Iran's remaining partners in the 2015 nuclear deal yesterday vowed to keep the energy exporter plugged into the global economy despite the US withdrawal and sanctions threat.
Three European nations along with Russia and China met with Iran to offer economic benefits and assurances that would lessen the blow of sweeping US sanctions, two months after President Donald Trump walked away from the landmark nuclear deal.
They said they remained committed to the 2015 accord and to building up economic relations with Iran, including "the continuation of Iran's export of oil and gas" and other energy products.
Their foreign ministers agreed on an 11-point list of joint goals in Vienna, where the accord was signed three years ago with the aim of stopping Iran from building the atomic bomb in return for sanctions relief that promised greater trade and investment.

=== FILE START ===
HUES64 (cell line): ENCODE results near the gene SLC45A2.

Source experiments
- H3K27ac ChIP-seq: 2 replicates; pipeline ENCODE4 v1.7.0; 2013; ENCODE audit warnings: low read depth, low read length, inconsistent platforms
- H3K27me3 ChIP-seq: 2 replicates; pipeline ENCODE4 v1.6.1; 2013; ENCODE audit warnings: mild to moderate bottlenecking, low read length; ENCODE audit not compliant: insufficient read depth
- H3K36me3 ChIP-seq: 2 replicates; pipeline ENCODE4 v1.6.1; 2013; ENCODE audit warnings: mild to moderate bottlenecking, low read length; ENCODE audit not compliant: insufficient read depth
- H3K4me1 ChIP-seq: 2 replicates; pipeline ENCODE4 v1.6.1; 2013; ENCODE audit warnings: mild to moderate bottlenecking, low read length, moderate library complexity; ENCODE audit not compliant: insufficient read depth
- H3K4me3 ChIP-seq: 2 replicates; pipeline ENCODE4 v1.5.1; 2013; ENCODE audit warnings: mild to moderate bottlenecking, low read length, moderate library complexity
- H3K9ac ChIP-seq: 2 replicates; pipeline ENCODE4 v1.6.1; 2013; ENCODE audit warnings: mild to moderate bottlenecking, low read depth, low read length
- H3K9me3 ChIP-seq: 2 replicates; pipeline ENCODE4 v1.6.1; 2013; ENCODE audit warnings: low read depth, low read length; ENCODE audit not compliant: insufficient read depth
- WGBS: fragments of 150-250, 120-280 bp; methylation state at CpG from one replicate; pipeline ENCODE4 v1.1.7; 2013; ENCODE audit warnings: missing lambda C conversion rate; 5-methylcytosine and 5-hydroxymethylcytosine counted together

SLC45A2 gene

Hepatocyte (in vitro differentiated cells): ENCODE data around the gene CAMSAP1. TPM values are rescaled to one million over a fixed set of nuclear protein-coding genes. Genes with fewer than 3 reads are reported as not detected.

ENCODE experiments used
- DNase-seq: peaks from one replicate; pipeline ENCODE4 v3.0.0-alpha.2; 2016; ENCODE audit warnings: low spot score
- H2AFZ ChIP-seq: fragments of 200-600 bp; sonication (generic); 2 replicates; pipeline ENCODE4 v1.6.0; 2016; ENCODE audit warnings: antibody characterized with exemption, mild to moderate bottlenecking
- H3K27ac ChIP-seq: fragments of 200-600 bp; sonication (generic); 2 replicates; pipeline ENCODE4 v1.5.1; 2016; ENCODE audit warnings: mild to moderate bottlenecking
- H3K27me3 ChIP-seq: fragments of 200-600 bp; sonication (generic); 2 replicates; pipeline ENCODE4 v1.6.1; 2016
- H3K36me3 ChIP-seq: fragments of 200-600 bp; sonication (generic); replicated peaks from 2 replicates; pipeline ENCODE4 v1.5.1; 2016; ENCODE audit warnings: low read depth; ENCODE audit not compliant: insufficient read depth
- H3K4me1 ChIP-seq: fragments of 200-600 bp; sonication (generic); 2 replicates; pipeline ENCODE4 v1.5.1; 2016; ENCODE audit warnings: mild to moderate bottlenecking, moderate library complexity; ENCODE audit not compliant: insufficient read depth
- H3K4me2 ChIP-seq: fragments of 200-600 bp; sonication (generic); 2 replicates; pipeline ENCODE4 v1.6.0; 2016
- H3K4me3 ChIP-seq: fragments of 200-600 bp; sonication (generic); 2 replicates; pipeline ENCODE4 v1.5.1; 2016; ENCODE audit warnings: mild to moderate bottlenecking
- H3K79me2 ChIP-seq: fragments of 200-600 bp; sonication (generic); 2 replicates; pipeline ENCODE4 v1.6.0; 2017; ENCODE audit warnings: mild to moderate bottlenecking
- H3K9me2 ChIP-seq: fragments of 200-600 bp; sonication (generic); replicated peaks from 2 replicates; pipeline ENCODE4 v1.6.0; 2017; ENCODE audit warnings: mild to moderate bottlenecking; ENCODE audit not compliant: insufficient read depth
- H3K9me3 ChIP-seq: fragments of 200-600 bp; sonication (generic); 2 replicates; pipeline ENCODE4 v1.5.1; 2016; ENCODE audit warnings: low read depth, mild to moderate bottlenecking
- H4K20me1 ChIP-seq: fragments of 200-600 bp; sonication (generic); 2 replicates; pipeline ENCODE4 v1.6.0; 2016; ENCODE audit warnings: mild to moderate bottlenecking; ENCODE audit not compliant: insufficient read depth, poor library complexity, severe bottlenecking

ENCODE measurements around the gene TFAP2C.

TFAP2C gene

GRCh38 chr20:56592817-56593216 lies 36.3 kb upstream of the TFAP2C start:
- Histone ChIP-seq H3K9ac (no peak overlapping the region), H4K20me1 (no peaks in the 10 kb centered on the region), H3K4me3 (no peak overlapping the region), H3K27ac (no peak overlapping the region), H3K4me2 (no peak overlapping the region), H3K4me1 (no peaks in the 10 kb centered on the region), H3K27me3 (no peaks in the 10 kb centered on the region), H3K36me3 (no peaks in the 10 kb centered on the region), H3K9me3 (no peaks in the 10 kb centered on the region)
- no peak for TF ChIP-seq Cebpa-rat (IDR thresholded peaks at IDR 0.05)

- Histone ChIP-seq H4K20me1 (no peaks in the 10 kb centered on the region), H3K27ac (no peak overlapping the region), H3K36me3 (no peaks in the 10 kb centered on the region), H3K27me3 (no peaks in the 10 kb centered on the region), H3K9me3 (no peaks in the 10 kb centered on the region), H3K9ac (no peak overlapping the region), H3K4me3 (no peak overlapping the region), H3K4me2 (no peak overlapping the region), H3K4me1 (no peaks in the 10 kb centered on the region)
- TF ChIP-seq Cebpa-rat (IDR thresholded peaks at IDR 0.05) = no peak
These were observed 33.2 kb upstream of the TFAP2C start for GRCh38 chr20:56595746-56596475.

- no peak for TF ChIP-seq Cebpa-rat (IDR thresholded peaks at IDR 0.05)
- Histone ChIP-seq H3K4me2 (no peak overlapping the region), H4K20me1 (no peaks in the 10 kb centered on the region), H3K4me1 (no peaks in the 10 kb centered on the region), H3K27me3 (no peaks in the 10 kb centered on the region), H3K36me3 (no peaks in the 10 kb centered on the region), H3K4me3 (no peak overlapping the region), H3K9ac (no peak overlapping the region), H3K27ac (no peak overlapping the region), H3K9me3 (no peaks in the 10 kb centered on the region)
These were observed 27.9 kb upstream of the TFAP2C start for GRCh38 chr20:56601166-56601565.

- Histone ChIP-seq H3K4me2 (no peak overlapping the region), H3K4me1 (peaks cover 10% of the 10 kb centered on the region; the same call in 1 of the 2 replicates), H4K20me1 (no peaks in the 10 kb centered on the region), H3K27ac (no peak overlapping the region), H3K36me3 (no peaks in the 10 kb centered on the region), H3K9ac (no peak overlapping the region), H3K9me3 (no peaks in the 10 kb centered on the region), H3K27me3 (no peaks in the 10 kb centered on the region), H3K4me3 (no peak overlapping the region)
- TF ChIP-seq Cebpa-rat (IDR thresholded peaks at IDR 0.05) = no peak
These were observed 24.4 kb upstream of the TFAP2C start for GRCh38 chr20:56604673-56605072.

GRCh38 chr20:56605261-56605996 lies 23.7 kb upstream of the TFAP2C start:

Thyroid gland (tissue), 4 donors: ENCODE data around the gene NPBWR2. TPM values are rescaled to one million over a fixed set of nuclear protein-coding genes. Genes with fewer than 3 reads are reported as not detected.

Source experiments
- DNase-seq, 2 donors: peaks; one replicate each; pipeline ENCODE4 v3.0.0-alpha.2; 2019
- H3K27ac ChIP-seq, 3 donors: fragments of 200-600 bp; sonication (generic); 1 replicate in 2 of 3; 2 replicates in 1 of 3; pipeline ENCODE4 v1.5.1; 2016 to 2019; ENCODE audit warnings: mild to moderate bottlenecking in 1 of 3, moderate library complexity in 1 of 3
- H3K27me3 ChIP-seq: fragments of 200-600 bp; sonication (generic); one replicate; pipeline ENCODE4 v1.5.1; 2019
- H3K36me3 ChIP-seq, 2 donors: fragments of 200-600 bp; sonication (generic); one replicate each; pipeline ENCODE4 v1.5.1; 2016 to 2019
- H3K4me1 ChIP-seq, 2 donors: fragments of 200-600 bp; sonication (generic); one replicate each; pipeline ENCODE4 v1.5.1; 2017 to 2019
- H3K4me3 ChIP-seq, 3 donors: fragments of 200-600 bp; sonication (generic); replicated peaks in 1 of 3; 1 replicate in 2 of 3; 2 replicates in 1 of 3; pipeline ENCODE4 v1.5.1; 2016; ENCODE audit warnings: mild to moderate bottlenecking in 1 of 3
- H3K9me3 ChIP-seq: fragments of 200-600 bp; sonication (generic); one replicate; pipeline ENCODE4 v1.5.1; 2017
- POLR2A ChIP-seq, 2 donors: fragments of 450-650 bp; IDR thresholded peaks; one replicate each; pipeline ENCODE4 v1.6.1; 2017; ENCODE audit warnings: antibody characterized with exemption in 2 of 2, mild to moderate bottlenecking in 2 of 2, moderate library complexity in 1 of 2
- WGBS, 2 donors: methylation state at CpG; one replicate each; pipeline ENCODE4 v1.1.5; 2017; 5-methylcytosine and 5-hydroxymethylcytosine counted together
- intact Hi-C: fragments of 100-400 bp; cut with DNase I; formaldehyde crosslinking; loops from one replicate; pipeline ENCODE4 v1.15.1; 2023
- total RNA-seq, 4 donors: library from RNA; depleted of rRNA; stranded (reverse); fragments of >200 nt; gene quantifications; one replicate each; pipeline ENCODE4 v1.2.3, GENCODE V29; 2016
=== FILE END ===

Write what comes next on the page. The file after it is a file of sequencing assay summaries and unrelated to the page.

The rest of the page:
In the joint statement, Iran's Mohammad Javad Zarif and other top diplomats reconfirmed their commitment to the deal and its "economic dividends" for Iran, which has suffered worsening financial turbulence since Trump abandoned the accord.
Despite the US threat to penalise companies and banks that do business with Iran, the remaining signatories said they would work to promote investment and trade.
They also vowed to maintain financial channels, promote export credit cover and air, sea and overland transport links, and to work for the "the protection of companies from the extraterritorial effects of US sanctions".